Because I already had a friendship with you and a few years of just knowing what you were up to and everything, I did trust your judgment with the suggestions that you were providing because they were also things that you've contemplated yourself doing, and so if you decided to do it and I think you're pretty smart, then I’m going to pay attention to it. [07:56.0]

You've not only considered doing it. You've done these things and they've proven to be effective and work as intended for you, and so I trust that for something that is a little less familiar and less people do or just a more creative way of thinking about your finances. It is helpful to be working with somebody who has gone through the motions themselves, too, and done something similar.

Amanda: That makes a lot of sense and I agree. That's probably why I started working with a financial professional when I did just a few years before, because I had built that trust and I felt I could trust him, and on a different level before I said, Okay, now I’m ready to talk about money.

We started working together. What has that process been like? What have been some of the things you've enjoyed? What are some of the things that have been more difficult?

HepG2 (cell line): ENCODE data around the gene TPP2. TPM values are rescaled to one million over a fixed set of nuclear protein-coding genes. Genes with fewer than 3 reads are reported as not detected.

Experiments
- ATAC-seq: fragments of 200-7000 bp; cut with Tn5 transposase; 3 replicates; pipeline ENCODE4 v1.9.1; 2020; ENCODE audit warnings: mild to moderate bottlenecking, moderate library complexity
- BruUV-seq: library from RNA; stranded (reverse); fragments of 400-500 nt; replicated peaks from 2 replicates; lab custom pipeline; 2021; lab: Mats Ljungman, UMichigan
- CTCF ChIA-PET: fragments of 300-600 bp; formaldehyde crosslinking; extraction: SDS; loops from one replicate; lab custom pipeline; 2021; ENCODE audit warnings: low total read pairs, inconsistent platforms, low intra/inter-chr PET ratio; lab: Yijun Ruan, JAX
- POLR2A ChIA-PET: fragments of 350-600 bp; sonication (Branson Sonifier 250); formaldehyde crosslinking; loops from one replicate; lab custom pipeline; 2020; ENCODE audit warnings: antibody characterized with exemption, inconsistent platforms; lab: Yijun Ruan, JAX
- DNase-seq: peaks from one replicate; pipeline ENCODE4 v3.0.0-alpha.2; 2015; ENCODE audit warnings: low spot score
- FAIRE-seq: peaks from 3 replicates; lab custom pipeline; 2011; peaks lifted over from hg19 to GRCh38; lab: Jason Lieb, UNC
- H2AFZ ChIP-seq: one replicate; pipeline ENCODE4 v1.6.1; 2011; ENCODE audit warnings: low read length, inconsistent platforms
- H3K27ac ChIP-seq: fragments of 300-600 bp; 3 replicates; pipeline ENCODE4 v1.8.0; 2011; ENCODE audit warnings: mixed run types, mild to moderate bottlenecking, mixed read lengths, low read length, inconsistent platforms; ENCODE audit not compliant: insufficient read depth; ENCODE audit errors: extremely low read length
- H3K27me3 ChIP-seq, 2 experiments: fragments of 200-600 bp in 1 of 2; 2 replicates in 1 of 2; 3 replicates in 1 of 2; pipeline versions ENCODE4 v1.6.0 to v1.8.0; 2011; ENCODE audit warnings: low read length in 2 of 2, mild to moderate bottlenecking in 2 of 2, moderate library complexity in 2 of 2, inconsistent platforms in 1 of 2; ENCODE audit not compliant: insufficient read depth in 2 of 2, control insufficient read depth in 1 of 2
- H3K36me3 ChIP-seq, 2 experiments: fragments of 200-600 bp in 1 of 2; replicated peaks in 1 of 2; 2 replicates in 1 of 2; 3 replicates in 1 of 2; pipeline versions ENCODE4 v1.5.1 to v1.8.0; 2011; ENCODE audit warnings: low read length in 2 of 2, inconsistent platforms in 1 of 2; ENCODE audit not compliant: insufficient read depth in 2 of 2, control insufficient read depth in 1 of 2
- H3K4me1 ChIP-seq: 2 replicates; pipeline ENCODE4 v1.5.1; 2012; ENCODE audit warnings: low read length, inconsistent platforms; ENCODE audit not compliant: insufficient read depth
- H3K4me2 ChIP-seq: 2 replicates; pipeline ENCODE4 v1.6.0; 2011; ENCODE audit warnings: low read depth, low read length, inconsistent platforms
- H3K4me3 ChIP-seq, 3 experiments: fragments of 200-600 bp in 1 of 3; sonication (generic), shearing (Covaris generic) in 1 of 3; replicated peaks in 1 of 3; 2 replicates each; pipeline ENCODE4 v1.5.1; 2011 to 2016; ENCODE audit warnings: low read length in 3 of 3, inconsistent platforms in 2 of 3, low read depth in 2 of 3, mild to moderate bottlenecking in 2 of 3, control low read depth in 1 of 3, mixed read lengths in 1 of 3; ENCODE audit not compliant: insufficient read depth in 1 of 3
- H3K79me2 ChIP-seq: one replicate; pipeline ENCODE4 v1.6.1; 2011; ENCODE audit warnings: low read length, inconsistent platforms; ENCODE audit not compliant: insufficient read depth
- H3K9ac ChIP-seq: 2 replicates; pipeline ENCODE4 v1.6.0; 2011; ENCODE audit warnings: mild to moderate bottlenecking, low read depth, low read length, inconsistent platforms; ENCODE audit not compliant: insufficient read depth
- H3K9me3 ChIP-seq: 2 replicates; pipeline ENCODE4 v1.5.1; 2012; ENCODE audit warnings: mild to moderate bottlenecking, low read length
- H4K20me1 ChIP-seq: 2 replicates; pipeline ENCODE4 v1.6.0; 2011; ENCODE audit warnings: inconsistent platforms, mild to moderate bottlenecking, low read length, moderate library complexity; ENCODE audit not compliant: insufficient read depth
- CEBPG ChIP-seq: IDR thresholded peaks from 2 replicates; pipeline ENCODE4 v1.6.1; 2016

Judy: There's nothing that you've done that made it more difficult. If anything, I’ve made it more for myself. I think through things a lot sometimes, and so I think this stuff is naturally difficult because you have to make decisions and then you have to do it, and then you have to… [09:08.8]

It's real. It's your money that you're either investing or putting somewhere, whatever, and I think that feeling, almost feeling your risk tolerance on how much you want to do, when, how far you want to go in there versus diversify, whatever it is, that can be hard to think through because it really is dependent on individually my own comfort level. So, that can be challenging because it just takes time and it takes time to think about, be real with yourself.

But the thing that I really enjoyed working with you is you're super on top of it all the time, so I feel if something's not happening, it's not because of you. It's because I’m just taking a long time, figuring my stuff out. [09:56.7]

Also, it's great to talk with you. I feel even if we didn't know each other as well, just your personality and your presence, and how you ask questions in order to make sure it's something that I understand and also want to do, is really great.

Amanda: Thanks. You're really easy to talk to as well. I’m remembering some of the conversations we had when COVID hit and the stock market was going kind of crazy. Do you want to talk about those at all?

Judy: Sure.